Humphrey Dance Company director leaves room for interpretation

October 22, 1994|By Mike Giuliano | Mike Giuliano,Special to The Sun

Mino Nicolas knew next to nothing about modern dance when he responded to an audition notice during his student days at Towson State University in the early 1970s.

Raised by Greek immigrant parents in Hamilton, he remembers being "dressed in a flannel shirt and blue jeans and walking into a room [at TSU] where the dancers wore leotards. I had no idea what this was all about. I had no idea who choreographers like Martha Graham and Doris Humphrey were -- which is funny now."

It's funny because Mr. Nicolas is now artistic director of the Doris Humphrey Repertory Dance Company, which is dedicated to presenting the late choreographer's work. The company, whose approach to remounting half-century-old Humphrey pieces has sparked controversy within the dance world, appears tonight in Stephens Hall Theater at Towson State University.

For Mr. Nicolas, who recently stopped dancing in the company, this performance falls on his 39th birthday. Aside from some "studio concerts," he says it will be his first Baltimore performance since 1979.

Thinking back to his TSU days, the 1976 alumnus notes that despite his degree in clinical psychology, his real passion was for modern dance. "There was something about the way dance made connections for me," he says from his home in Princeton, N.J. "I navigated experiences I was having through the [dance] movement."

A former teacher recalls that Mr. Nicolas' interest in dance

soared in those collegiate years.

"It was refreshing that here was a young man at a time when there were few men in dance, and he was very interested in the historical context of the art form and didn't just want to dance," says Chrystelle Bond, chair of the Goucher College dance department, where Mr. Nicolas took several classes while enrolled at Towson.

After graduation, he worked as a performer and teacher at local venues including the Theatre Project, Baltimore School for the Arts and Catonsville Community College, while holding down a part-time sales job.

Like so many dancers, he moved to New York. There, his teachers briefly included Martha Graham herself. Among his professional achievements since then was forming the American Repertory Dance Theater Company with the late Eleanor King in 1978.

His interest in Doris Humphrey (1895-1958) grew even stronger through such activities and eventually led to the formation of his current company in 1992. Although he's looking forward to celebrating the centennial of her birth next year, his approach to that legacy has stirred up a tempest within the dance world.

Indeed, Mr. Nicolas says his approach has recently been criticized by Humphrey's son, adding that this is the same person who previously granted him performance rights to do Doris Humphrey's work.

So what exactly is Mr. Nicolas doing with these dances? Feeling it isn't enough to only rely on Humphrey's written notations for each dance, Mr. Nicolas' remountings use what he learns from interviews with the now-elderly dancers who originated these roles, archival film footage, and also the personalities of his own company members.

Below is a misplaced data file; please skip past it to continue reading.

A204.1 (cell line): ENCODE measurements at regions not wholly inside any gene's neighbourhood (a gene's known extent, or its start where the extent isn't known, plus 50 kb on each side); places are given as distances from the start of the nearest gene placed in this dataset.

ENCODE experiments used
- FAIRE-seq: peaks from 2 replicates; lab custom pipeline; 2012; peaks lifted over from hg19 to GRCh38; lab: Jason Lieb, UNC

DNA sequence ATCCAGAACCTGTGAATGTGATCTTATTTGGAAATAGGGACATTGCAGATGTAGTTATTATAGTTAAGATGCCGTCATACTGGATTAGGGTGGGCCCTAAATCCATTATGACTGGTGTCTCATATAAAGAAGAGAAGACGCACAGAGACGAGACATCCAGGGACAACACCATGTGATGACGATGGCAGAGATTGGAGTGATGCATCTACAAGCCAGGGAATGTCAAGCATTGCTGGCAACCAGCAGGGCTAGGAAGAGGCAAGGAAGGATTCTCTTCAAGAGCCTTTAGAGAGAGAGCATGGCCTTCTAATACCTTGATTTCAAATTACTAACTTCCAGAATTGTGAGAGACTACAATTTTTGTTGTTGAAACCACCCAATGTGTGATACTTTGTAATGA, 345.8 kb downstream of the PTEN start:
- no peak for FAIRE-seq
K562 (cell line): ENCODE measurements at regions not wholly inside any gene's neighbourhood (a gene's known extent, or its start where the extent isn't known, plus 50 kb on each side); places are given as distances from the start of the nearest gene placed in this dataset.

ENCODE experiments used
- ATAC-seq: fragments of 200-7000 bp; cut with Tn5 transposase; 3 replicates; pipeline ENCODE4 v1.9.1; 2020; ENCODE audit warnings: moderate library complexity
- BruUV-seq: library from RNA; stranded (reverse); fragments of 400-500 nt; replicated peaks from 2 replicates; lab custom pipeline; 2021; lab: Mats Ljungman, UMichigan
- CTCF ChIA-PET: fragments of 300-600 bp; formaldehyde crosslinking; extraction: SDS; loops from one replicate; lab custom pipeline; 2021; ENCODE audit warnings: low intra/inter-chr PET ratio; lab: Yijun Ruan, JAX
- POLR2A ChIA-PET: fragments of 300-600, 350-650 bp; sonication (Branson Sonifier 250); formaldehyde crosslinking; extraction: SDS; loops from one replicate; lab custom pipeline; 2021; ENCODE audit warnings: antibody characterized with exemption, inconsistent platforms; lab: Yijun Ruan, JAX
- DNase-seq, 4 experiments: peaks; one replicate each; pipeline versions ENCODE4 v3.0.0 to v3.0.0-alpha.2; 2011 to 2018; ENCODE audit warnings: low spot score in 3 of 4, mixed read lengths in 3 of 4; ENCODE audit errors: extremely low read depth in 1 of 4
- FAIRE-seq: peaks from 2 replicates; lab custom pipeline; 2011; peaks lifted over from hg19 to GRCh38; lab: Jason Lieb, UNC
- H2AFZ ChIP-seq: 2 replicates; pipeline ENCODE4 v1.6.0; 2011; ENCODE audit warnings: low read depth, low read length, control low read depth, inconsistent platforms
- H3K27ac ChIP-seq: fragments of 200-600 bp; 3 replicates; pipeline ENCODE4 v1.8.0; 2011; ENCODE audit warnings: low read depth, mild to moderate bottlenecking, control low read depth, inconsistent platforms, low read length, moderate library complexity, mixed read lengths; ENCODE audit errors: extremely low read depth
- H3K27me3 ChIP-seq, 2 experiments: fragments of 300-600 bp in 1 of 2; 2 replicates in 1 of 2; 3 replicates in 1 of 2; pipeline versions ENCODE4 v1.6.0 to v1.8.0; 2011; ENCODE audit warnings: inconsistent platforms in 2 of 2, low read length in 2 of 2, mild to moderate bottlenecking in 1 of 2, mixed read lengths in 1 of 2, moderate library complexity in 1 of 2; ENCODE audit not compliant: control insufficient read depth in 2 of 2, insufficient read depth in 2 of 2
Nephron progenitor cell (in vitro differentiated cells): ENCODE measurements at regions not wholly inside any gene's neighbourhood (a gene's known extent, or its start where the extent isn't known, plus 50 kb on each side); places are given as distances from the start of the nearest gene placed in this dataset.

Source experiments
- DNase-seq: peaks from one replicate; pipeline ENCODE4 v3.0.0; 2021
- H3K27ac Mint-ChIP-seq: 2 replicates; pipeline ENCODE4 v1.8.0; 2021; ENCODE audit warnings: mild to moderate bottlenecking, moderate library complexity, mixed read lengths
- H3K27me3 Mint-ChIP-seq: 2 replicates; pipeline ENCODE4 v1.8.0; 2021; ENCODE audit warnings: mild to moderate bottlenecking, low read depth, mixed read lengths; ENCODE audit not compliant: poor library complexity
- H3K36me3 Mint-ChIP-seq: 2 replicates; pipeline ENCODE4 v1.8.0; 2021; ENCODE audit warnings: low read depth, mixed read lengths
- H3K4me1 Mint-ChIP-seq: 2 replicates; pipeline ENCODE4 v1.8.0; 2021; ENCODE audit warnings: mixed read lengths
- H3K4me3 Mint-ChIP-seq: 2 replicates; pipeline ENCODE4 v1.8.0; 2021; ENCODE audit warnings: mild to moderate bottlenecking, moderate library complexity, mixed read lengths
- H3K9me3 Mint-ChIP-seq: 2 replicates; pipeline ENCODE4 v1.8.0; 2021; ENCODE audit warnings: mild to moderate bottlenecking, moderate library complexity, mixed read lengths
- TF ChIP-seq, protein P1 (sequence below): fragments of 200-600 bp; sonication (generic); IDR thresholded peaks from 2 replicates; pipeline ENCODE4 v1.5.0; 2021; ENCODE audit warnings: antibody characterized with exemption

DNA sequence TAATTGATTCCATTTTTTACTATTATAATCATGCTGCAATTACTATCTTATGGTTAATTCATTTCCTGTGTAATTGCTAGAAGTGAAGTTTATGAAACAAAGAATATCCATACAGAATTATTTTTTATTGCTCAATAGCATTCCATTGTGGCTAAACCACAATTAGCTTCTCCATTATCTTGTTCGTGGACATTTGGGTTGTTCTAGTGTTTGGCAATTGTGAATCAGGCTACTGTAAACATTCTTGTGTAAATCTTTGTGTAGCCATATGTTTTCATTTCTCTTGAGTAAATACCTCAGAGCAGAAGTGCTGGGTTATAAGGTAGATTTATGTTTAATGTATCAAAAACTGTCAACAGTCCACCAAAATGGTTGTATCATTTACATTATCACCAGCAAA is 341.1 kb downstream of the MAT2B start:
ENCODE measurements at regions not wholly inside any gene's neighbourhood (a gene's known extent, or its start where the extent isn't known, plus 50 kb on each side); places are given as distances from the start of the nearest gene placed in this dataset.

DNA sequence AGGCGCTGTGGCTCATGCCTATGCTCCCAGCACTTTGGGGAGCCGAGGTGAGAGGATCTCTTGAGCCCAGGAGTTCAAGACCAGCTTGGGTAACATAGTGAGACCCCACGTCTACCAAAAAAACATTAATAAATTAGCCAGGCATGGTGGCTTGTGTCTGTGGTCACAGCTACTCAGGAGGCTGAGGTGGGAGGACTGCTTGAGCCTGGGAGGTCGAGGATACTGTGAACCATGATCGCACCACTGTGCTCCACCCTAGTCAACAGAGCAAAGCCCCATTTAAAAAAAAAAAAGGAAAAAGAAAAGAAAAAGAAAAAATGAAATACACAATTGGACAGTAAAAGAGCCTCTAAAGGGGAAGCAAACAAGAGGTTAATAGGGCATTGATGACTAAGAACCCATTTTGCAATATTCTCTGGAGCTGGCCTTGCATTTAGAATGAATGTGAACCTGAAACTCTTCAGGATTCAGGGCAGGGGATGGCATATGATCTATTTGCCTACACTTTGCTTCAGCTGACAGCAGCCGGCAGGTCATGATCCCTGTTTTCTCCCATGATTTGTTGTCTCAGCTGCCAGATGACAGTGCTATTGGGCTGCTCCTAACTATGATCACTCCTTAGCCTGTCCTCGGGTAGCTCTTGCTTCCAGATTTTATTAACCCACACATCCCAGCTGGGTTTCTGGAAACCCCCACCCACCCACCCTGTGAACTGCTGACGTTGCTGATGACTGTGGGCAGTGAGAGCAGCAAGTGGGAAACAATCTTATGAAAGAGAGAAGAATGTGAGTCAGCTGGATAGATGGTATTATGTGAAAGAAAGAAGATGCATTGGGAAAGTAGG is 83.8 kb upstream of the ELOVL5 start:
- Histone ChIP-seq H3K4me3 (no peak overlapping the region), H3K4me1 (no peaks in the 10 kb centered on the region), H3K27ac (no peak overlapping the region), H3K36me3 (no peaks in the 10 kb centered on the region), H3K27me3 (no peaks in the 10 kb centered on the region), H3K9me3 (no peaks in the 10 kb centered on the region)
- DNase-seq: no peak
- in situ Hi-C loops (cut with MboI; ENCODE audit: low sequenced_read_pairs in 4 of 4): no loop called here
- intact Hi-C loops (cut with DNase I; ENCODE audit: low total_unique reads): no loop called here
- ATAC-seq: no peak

"Mino has a kind of notoriety in the dance world," acknowledges Towson State dance department chair Karen Kohn Bradley. "One of the trickiest questions in dance is: Who owns somebody's style?"

Asked about the controversy surrounding his notation-is-not-enough stance, Mr. Nicolas responds with animation: "Notation is valuable to preserve something, but it's only a valuable tool if you have other tools as well. The person who does a work has to learn what that work is about. There are issues of time and place when you do a piece, and there also is a spirit that has to be handed down. It's a very personal thing and there's no way to engrave those dimensions into notation. There is no way to revive Doris Humphrey's dances just from her notation. How can you standardize movement when these works celebrate the spirit of the person doing them? Her work celebrates the individual."

Squarely on the opposing side of the issue is Helene Breazeale, formerly dance chair at Towson State and currently associate dean for its college of fine arts and communication.

As herself a former student of Doris Humphrey's in New York in the mid-1950s, Ms. Breazeale observes: "If the choreography exists in written form, you have to follow that. Having seen the [Humphrey] originals and knowing how they're intended to be, to be seeing something else . . . I suppose [Nicolas] is taking the work from his own aesthetic or what he knows, which is different. In that case it should be listed as 'Choreography By Mino Nicolas After Doris Humphrey' -- just as one says 'After Petipa' for a 20th century reconstruction of that 19th century master's choreography."

HUMPHREY AT TSU

What: Doris Humphrey Repertory Dance Company

When: Tonight at 8.

Where: Stephens Hall Theater, Towson State University

Tickets: $12 general, TSU faculty, staff and alumni; $8 students and senior citizens

Call: (410) 830-ARTS

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